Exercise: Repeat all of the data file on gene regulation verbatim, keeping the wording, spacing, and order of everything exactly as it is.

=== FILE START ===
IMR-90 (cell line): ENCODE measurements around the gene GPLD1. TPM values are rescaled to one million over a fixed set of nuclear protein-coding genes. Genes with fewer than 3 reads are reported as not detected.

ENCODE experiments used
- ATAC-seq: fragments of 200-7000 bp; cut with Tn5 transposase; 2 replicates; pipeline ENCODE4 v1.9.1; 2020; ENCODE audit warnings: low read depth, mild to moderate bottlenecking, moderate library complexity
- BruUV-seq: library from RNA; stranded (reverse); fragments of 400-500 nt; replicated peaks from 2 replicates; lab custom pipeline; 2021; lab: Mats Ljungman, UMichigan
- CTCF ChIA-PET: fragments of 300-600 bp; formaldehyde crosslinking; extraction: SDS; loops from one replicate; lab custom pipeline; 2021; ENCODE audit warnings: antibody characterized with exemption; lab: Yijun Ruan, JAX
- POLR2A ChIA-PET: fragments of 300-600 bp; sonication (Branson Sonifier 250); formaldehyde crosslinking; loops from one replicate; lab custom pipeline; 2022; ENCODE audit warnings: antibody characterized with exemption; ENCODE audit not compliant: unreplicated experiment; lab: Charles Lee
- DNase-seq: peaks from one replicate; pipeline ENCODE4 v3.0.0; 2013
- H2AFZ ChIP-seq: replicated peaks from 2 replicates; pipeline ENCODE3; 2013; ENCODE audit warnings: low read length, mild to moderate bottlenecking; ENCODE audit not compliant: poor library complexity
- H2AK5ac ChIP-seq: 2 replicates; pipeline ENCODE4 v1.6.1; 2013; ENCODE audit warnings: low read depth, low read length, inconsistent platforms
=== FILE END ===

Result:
IMR-90 (cell line): ENCODE measurements around the gene GPLD1. TPM values are rescaled to one million over a fixed set of nuclear protein-coding genes. Genes with fewer than 3 reads are reported as not detected.

ENCODE experiments used
- ATAC-seq: fragments of 200-7000 bp; cut with Tn5 transposase; 2 replicates; pipeline ENCODE4 v1.9.1; 2020; ENCODE audit warnings: low read depth, mild to moderate bottlenecking, moderate library complexity
- BruUV-seq: library from RNA; stranded (reverse); fragments of 400-500 nt; replicated peaks from 2 replicates; lab custom pipeline; 2021; lab: Mats Ljungman, UMichigan
- CTCF ChIA-PET: fragments of 300-600 bp; formaldehyde crosslinking; extraction: SDS; loops from one replicate; lab custom pipeline; 2021; ENCODE audit warnings: antibody characterized with exemption; lab: Yijun Ruan, JAX
- POLR2A ChIA-PET: fragments of 300-600 bp; sonication (Branson Sonifier 250); formaldehyde crosslinking; loops from one replicate; lab custom pipeline; 2022; ENCODE audit warnings: antibody characterized with exemption; ENCODE audit not compliant: unreplicated experiment; lab: Charles Lee
- DNase-seq: peaks from one replicate; pipeline ENCODE4 v3.0.0; 2013
- H2AFZ ChIP-seq: replicated peaks from 2 replicates; pipeline ENCODE3; 2013; ENCODE audit warnings: low read length, mild to moderate bottlenecking; ENCODE audit not compliant: poor library complexity
- H2AK5ac ChIP-seq: 2 replicates; pipeline ENCODE4 v1.6.1; 2013; ENCODE audit warnings: low read depth, low read length, inconsistent platforms